Fleeing Shanghai, August 1937: what happened to Donald Wong after he was hit by “friendly” machineguns

This post builds directly on Moon Chin’s first air raid, part 2, in which Chinese anti-aircraft gunners machine gunned Donald Wong as he was trying to land a “Tin Goose” Ford Trimotor at Nanking, hitting him ten times…

Wong Ford Trimotor
Donald Wong in front of a Ford Trimotor in China

The “friendly fire” holes in his airplane rattled Donald Wong. In Hankow, Colonel Lam ordered him to fly a load of bombs. Like Moon Chin, Donald Wong was an American citizen (like Chuck Sharp, Hugh Woods, Bob Pottschmidt, Hal Sweet, William Bond, or Harold Bixby, for that matter). He’d been born in Chicago. He refused to fly the ordinance. Colonel Lam didn’t care a whit about some piece of American paper. Wong’s blood was Chinese. In Chinese eyes that made him a countryman. Lam threatened to arrest Wong for desertion.

Wong fled to the Hankow foreign concession and tried to get aboard the U.S.S. Luzon, one of the Yangtze Patrol gunboats. The U.S. Navy wouldn’t give him safe harbor. (If Wong were Caucasian, I’ll bet they would have; but then again, if he were Caucasian, Col Lam wouldn’t have threatened him, either.) He took shelter in the YMCA in the Hankow foreign concession, beyond the reach of Chinese law, and refused to leave.

USS Luzon
USS Luzon (PR-7)

Harold Bixby penned a curt letter of protest to Colonel Lam attempting to halt the military missions. “Our American pilots can be a real help to China in maintaining communications in the present emergency,” he wrote. ‘They are as willing and anxious to do their part as we are to have them cooperate.” However, he continued, the provisions of American neutrality forbid them from flying combat missions. “All American pilots in the employ of CNAC have been instructed to remain on the ground until safeguards have been taken to protect American pilots against unauthorized and illegal acts of the nature experienced by pilot Sharp.” (A day or two before, a Chinese officer had held a gun to Sharp’s head and forced him to fly a DC-2 loaded with bombs, China’s Wings, pp. 95-96.)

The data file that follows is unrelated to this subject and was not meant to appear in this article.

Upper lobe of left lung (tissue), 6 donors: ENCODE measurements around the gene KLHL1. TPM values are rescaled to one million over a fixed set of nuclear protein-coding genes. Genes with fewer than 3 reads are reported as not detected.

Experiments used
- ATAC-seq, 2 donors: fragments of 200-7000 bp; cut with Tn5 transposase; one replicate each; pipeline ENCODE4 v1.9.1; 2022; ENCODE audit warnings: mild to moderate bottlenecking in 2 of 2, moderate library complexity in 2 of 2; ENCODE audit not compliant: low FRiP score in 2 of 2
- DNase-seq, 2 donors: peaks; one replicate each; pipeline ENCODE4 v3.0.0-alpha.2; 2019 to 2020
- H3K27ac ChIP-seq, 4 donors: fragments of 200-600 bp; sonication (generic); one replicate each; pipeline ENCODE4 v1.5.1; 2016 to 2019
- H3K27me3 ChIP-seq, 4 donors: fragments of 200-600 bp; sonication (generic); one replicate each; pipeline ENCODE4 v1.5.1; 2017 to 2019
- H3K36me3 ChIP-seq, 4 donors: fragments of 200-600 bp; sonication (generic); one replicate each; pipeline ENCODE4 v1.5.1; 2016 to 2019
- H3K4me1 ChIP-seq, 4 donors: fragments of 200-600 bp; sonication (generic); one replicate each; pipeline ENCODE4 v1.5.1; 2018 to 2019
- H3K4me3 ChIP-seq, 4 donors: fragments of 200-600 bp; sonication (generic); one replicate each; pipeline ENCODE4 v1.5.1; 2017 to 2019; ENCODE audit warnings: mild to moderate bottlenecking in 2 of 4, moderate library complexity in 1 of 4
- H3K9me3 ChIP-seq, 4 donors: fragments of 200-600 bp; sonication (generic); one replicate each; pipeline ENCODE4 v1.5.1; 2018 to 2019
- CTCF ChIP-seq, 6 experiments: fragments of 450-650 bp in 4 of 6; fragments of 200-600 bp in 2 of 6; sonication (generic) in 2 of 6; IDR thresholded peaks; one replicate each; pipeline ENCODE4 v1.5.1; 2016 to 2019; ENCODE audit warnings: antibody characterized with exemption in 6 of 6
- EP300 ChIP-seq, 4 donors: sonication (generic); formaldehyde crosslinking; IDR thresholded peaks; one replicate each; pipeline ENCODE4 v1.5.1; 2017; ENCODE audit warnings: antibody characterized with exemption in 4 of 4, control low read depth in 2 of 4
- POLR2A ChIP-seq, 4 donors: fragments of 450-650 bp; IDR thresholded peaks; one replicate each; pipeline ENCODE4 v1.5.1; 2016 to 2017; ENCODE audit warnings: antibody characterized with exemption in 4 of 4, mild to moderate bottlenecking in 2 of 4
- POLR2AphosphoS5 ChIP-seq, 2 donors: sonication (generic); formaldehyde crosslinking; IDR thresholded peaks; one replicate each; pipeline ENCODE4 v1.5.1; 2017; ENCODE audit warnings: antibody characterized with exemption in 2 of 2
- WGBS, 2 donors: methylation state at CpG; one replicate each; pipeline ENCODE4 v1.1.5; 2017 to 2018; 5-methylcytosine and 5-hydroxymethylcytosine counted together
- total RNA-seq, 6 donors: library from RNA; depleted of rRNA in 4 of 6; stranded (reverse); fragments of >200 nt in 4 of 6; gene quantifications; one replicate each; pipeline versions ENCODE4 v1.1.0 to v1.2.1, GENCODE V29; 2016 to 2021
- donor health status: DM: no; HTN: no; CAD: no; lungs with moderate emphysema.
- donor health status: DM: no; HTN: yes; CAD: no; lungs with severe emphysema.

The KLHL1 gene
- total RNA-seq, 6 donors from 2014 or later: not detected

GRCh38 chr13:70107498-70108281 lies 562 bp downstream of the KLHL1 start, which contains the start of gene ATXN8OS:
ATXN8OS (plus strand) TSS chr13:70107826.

Donald Wong, 2nd from left; Harold Bixby, 2nd from right; in front of a Ford Trimotor in China
Donald Wong, 2nd from left; Harold Bixby, 2nd from right; in front of a Ford Trimotor in China (Dona Wong collection; click for enlargement)

A few weeks later, in early September, (as is recounted in China’s Wings, pp. 112) Donald Wong was flown to Hong Kong with William Bond, instructed by Col Lam to return to China with a DC-2 that had been “attached” by Pan Am as security against a debt that CNAC owned Pan Am. “Attachment” is how liens were handled in Hong Kong, and it was a hugely complicated situation for William Bond as he attempted to balance the interests of Pan Am, CNAC, the United States, and China.

In Hong Kong and beyond the reach of Chinese authority, Wong quit CNAC instead and took a steamship back to the United States. He returned to the China National Aviation Corporation (CNAC) after Pearl Harbor and flew several hundred Hump missions.

(I’ll resume these stories next week; I might have an off-topic or two to post in the meantime.)

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Donald Wong’s experiences: Bond to Kitsi, written in Hong Kong, August 28, 1937, the Bond Papers; author’s interviews with Moon Chin; author’s interview and emails with Wong’s daughter, Dona Wong; author’s interviews with Frieda Chen, Donald Wong’s sister.

“Our American pilots…”: Bixby to Colonel Lam, August 15, 1937, provided to the author via email by Ernie Allison’s daughter, Nancy Allison Wright, November 15, 2005.

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China's Wings cover



  1. Greg,

    Just found your site – great to learn more about the events surrounding “China’s Wings.” Thank you for these posts!

    Bob Johnston, San Diego

    1. You’re welcome! I’ve got quite a few more outtakes primed to go, which I’ll be posting in coming weeks. (Punctuated with various off-topics.) Hope you’ll check back often–or subscribe to the updates. Cheers, Greg

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